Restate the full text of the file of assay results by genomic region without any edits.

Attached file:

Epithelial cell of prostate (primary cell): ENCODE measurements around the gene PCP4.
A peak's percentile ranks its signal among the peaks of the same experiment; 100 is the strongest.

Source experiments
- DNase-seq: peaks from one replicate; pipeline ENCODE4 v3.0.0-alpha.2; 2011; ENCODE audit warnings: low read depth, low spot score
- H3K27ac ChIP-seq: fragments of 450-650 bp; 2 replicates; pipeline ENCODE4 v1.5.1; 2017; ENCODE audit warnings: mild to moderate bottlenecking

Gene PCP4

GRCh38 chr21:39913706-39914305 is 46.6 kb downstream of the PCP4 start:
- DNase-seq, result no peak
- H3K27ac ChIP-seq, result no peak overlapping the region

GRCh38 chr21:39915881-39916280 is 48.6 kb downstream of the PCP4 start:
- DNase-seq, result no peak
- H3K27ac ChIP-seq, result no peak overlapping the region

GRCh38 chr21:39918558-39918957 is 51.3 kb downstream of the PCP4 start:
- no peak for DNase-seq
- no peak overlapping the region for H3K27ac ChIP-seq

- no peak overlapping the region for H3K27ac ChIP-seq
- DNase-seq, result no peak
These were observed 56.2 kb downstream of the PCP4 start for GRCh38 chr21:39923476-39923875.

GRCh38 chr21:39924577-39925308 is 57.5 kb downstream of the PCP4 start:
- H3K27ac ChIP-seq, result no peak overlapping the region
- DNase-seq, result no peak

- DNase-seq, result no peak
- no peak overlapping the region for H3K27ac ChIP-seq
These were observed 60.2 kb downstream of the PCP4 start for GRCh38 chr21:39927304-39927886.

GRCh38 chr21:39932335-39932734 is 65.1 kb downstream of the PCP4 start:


Epithelial cell of prostate (primary cell): ENCODE measurements around the gene PCP4.
A peak's percentile ranks its signal among the peaks of the same experiment; 100 is the strongest.

Source experiments
- DNase-seq: peaks from one replicate; pipeline ENCODE4 v3.0.0-alpha.2; 2011; ENCODE audit warnings: low read depth, low spot score
- H3K27ac ChIP-seq: fragments of 450-650 bp; 2 replicates; pipeline ENCODE4 v1.5.1; 2017; ENCODE audit warnings: mild to moderate bottlenecking

Gene PCP4

GRCh38 chr21:39913706-39914305 is 46.6 kb downstream of the PCP4 start:
- DNase-seq, result no peak
- H3K27ac ChIP-seq, result no peak overlapping the region

GRCh38 chr21:39915881-39916280 is 48.6 kb downstream of the PCP4 start:
- DNase-seq, result no peak
- H3K27ac ChIP-seq, result no peak overlapping the region

GRCh38 chr21:39918558-39918957 is 51.3 kb downstream of the PCP4 start:
- no peak for DNase-seq
- no peak overlapping the region for H3K27ac ChIP-seq

- no peak overlapping the region for H3K27ac ChIP-seq
- DNase-seq, result no peak
These were observed 56.2 kb downstream of the PCP4 start for GRCh38 chr21:39923476-39923875.

GRCh38 chr21:39924577-39925308 is 57.5 kb downstream of the PCP4 start:
- H3K27ac ChIP-seq, result no peak overlapping the region
- DNase-seq, result no peak

- DNase-seq, result no peak
- no peak overlapping the region for H3K27ac ChIP-seq
These were observed 60.2 kb downstream of the PCP4 start for GRCh38 chr21:39927304-39927886.

GRCh38 chr21:39932335-39932734 is 65.1 kb downstream of the PCP4 start: